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Horus and Seth—The ...
 
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Horus and Seth—The Inner Struggle

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(@moustafa)
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Horus and Seth—The Inner Struggle
 
In the Egyptian allegorical model story, there are a series of battles between Horus and Seth. Such illustrates how life is a continuous quest for the divine within ourselves, as symbolized by Horus and Seth.
 
The archetypal inner struggle in the Egyptian model is symbolized in the struggle between Horus and Seth. It is the archetypal struggle between opposing forces. Horus, in this context, is the divine man, born of nature, who must do battle against Seth, his own kin, representing the power of opposition and not evil in the narrow sense.
 
Seth represents the concept of opposition in all aspects of life (physically and metaphysically).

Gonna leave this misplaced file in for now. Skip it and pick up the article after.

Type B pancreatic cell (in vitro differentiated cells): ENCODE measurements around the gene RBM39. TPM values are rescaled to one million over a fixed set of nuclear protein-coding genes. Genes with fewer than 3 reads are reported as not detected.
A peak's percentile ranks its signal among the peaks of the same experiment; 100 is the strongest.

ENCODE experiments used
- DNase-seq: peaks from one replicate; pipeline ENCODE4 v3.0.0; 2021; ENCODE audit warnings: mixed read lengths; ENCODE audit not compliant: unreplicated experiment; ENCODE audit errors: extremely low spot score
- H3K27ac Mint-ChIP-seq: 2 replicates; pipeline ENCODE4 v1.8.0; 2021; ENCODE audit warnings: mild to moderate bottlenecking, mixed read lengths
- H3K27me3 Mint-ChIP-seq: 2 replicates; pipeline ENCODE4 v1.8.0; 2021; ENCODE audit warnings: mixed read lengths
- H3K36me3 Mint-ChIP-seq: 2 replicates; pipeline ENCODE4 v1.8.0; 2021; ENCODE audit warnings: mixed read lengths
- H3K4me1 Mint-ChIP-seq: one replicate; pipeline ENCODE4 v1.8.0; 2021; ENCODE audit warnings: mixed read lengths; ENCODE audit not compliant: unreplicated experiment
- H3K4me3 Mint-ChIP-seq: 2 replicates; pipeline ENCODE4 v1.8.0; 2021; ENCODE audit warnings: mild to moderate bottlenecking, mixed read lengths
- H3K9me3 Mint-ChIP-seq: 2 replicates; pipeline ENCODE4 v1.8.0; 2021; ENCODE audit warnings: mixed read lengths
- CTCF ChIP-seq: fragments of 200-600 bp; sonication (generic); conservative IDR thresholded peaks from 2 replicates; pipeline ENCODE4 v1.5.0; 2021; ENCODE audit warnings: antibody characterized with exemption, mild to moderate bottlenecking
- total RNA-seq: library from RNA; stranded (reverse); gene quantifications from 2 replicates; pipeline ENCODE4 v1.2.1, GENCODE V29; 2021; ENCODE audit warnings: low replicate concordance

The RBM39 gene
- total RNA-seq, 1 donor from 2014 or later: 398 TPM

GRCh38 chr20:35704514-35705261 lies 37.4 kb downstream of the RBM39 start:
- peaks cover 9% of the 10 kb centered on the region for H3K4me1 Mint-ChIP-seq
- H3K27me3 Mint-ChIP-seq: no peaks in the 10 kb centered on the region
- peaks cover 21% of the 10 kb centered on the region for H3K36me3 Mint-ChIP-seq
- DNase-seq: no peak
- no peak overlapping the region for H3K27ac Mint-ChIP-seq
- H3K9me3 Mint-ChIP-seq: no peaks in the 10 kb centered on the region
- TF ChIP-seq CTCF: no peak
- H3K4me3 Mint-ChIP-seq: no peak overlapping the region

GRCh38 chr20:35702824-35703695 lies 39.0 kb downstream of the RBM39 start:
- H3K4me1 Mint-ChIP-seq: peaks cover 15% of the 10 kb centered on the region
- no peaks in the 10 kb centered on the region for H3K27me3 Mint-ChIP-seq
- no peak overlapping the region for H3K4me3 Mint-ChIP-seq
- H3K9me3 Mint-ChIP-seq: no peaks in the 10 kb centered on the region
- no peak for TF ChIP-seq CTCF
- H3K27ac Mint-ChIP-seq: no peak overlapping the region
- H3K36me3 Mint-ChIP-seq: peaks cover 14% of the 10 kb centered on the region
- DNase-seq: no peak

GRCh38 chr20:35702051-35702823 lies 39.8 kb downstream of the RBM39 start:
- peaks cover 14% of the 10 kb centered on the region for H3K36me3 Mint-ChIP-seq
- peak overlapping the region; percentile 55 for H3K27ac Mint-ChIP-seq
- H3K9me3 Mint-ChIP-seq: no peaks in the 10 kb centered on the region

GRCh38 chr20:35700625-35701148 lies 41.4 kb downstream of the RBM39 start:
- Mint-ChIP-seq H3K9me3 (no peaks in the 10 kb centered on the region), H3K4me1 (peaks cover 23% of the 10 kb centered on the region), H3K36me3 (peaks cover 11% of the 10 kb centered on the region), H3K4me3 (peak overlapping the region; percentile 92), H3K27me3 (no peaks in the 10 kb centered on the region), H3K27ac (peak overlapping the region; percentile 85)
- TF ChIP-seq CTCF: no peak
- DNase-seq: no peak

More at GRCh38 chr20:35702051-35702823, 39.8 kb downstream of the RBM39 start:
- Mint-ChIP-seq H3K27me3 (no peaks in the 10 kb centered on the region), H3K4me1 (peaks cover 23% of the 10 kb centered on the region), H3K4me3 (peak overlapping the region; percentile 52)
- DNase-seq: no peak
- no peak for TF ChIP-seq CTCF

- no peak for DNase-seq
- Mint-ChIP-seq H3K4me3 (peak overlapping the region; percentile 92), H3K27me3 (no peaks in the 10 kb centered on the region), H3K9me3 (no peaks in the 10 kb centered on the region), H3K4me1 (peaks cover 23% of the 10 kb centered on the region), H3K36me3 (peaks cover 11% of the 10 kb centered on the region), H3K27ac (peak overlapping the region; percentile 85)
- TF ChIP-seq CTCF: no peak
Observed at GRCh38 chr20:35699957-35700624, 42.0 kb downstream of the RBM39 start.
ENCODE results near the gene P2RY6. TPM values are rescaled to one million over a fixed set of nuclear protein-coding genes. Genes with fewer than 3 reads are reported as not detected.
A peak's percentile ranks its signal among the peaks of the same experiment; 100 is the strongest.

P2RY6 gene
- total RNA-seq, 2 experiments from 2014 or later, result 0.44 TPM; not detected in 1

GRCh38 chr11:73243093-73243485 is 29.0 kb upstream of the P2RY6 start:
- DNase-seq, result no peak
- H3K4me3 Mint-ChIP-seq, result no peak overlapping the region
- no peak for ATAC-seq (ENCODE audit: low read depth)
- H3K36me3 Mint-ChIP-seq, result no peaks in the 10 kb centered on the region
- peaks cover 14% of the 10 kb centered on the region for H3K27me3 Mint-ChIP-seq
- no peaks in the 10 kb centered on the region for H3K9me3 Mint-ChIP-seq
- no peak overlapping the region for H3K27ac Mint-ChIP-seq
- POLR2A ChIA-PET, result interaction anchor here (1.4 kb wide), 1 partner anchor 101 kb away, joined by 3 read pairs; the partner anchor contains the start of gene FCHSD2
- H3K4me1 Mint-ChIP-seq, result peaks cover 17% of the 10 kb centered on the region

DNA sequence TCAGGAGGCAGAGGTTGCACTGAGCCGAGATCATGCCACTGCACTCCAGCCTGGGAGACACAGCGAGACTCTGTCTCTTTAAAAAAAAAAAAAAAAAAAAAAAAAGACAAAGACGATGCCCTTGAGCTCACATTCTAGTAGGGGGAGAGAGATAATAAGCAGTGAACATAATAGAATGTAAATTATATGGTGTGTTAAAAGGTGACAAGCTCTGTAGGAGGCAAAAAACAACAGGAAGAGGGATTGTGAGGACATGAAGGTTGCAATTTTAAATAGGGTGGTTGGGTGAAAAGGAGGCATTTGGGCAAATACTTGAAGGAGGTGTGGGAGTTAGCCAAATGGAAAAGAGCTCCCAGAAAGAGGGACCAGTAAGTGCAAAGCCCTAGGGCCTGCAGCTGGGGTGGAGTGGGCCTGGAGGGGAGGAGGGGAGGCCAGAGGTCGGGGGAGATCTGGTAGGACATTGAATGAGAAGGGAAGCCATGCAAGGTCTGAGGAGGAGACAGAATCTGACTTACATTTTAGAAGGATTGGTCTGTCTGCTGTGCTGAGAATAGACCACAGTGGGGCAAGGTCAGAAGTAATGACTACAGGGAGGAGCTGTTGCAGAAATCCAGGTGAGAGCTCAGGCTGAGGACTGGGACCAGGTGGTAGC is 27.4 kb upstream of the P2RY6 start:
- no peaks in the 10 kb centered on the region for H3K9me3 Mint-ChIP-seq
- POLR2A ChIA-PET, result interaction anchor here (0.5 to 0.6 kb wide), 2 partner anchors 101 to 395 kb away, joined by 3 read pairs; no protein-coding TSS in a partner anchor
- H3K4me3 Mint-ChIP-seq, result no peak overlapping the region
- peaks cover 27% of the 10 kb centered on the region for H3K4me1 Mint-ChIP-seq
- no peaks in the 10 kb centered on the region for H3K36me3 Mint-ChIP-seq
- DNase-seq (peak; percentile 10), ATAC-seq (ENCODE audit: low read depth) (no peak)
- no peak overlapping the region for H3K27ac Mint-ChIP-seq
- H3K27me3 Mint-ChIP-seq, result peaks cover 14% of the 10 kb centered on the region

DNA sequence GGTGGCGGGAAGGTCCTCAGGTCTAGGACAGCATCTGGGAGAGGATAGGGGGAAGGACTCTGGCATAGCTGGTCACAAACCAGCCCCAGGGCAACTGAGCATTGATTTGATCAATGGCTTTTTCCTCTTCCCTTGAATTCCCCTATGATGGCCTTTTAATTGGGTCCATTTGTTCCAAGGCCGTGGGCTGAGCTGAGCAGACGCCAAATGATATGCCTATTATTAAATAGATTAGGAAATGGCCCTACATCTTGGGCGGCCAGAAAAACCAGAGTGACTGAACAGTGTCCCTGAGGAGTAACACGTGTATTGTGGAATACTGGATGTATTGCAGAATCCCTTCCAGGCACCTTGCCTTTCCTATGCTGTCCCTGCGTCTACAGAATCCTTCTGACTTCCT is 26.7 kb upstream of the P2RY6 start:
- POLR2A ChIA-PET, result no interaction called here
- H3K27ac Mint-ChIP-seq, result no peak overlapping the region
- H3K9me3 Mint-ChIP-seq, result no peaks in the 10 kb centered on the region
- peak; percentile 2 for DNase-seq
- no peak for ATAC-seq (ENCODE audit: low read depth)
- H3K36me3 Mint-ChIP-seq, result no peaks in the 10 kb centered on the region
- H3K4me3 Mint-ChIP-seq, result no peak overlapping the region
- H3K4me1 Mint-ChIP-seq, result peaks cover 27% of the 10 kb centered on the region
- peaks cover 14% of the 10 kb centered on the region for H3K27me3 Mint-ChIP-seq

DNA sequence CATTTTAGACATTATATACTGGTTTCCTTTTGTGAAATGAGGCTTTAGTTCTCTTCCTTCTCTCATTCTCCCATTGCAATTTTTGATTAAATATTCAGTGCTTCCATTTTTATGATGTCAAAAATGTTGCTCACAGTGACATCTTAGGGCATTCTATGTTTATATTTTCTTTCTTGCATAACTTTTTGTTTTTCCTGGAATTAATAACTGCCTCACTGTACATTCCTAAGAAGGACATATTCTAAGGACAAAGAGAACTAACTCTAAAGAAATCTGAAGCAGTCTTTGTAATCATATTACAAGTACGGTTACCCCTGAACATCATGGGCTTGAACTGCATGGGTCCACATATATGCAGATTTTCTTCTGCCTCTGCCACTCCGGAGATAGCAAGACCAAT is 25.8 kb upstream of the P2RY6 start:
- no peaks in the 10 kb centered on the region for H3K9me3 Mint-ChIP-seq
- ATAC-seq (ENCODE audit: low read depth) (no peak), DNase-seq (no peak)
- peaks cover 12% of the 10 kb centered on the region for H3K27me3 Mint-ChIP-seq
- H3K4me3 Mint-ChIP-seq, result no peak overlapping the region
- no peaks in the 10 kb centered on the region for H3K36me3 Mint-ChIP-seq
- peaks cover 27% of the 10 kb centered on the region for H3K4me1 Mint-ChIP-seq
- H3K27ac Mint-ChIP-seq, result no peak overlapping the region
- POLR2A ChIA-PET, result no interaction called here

We must continuously learn and evolve, like Heru (Horus), whose name means He Who is Above. In other words, we must strive to reach higher and higher.
 
We learn and act by affirmation of the Horus in each of us, and by negating the Seth within us. The obstacles within each of us, represented by Seth, must be controlled and/or overcome. Such obstacles are the ego, laziness, overconfidence, arrogance, evasiveness, indifference, etc.
In the Egyptian model, Seth represents the wilderness and foreign aspects within each of us. It is therefore that in Ancient Egyptian temples, tombs, and texts, human vices are depicted as foreigners (the sick body is sick because it is/was invaded by foreign germs). Foreigners are depicted as subdued—arms tightened/tied behind their backs—to portray inner self-control.
 
The most vivid example of self-control is the common depiction of the Pharaoh (The Perfected Man) on the outer walls of Ancient Egyptian temples, subduing/controlling foreign enemies—the enemies (impurities) within.
 
[An excerpt from Egyptian Mystics : Seekers of The Way, 2nd edition by Moustafa Gadalla . More comprehensive information about each of them is found in Egyptian Divinities : The All Who Are The ONE, 2nd edition by Moustafa Gadalla]
 
 
 
 
 
 
 
 

   
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